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Acts chapter 6

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What does Acts chapter 6 mean?

Acts 6 is an introduction to the first Christian martyr and the start of real persecution against the church. Well over five thousand men, not to mention women and children, have chosen to follow Jesus (Acts 4:4; 5:14). The Jewish leadership take notice; they arrest the apostles, command they stop teaching in Jesus' name, and beat them (Acts 5:40). Their punishment has the opposite effect they'd hoped for; instead of intimidated, the apostles rejoice, knowing that if Jesus' enemies are persecuting them, they must be doing something right (Acts 5:41).

This chapter has two short sections. Acts 6:1–7 describes some of the growing pains of the early church and how the leadership responds. Jerusalem is in Judea; the residents speak Aramaic and some Hebrew. But many of the Jesus-followers in Jerusalem are not locals. Some came for a short trip but found Jesus, then stayed so they could learn more from the apostles (Acts 2:9–11, 42). Others followed the custom of returning to Jerusalem to die in the land of their people. The travelers do not have access to their assets back home, and the elderly may have had to leave their local synagogues that provided support. Local believers pool their resources to provide for everyone (Acts 2:44–45; 4:32–37).

Those Jews, and consequently those Jews who had become Jesus-followers, who lived in countries and territories with more Romans and Greeks were called "Hellenists." The prefix Helle- means "Greece," and Hellenist Jews spoke more Greek than Aramaic. There were so many Hellenist Jews in Jerusalem that people travelling from different territories had their own synagogues (Acts 6:9). The Jesus-followers from Judea naturally knew their own widows and provided for them, but they didn't necessarily know the widows from the other synagogues, so the Hellenist widows didn't always get what they needed. When the apostles learn this, they appoint seven men to take charge of dispersing the food fairly. One of these men is Stephen.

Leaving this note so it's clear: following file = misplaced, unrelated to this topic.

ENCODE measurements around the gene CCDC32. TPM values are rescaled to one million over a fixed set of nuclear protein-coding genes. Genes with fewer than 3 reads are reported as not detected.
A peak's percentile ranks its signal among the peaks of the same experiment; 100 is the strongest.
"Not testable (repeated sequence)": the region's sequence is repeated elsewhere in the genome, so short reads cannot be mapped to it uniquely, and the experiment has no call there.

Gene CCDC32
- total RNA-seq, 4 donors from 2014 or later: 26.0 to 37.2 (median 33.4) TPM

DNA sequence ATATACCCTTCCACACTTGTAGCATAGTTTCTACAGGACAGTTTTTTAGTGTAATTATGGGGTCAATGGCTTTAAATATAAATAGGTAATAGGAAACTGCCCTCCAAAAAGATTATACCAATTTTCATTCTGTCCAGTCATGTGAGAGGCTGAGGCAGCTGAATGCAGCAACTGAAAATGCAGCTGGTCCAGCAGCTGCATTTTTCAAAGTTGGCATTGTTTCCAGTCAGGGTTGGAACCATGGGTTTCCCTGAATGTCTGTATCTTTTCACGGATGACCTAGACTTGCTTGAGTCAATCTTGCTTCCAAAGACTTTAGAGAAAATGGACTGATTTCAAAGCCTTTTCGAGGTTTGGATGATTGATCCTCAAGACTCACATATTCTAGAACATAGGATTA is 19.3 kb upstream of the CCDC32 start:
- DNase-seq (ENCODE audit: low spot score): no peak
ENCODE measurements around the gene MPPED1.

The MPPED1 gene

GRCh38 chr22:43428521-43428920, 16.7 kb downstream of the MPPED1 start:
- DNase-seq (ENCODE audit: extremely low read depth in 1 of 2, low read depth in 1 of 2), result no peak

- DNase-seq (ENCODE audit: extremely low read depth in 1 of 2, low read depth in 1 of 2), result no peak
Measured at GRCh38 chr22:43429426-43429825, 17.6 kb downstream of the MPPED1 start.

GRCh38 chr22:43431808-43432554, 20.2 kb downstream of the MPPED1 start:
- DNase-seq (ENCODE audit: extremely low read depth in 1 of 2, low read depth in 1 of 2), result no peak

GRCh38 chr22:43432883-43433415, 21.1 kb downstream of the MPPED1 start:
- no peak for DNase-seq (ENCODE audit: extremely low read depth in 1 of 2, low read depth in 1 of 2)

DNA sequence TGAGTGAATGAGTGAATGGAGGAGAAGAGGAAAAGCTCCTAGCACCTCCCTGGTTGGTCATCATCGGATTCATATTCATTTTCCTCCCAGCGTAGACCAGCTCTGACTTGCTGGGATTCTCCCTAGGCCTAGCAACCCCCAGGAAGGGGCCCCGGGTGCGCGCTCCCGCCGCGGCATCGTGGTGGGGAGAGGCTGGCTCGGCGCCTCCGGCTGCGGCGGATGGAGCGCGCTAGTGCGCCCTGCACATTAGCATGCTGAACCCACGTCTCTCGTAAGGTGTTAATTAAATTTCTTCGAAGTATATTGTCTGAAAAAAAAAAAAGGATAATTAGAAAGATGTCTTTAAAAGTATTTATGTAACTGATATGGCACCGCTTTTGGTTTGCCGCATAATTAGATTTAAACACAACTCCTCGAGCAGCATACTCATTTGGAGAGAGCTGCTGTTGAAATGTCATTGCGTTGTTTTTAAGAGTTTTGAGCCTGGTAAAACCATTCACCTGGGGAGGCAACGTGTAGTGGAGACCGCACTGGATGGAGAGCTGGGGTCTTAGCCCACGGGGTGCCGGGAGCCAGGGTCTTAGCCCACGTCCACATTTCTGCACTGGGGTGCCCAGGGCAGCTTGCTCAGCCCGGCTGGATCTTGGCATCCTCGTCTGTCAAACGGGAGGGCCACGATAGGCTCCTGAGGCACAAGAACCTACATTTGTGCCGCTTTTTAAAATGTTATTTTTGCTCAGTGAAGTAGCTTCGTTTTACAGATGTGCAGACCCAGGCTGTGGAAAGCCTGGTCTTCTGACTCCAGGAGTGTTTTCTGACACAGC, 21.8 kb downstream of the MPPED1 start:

In the second section (Acts 6:8–15), Stephen proves to be more than just an honest man "full of faith and of the Holy Spirit" (Acts 6:5), he's also a great apologist who skillfully debates the Hellenist Jews who dispute the message of Jesus. These Jews cannot withstand his logic or the Holy Spirit working in his words, but they don't believe his message, so they incite men to falsely testify that Stephen speaks against Moses, God, and the temple. They accuse Stephen of the same charge of which the Sanhedrin accused Jesus: threatening to destroy the temple (Mark 14:58). Damaging a religious structure was against Roman law and punishable by death.

As we will see, Stephen's argument is much more subtle than his enemies accuse him of. He isn't saying he wants to destroy the temple. He's saying that the temple is not necessary to worship God. He's not wrong, but his unconventional way of looking at Jewish tradition leads to his status as the first Christian martyr (Acts 7).
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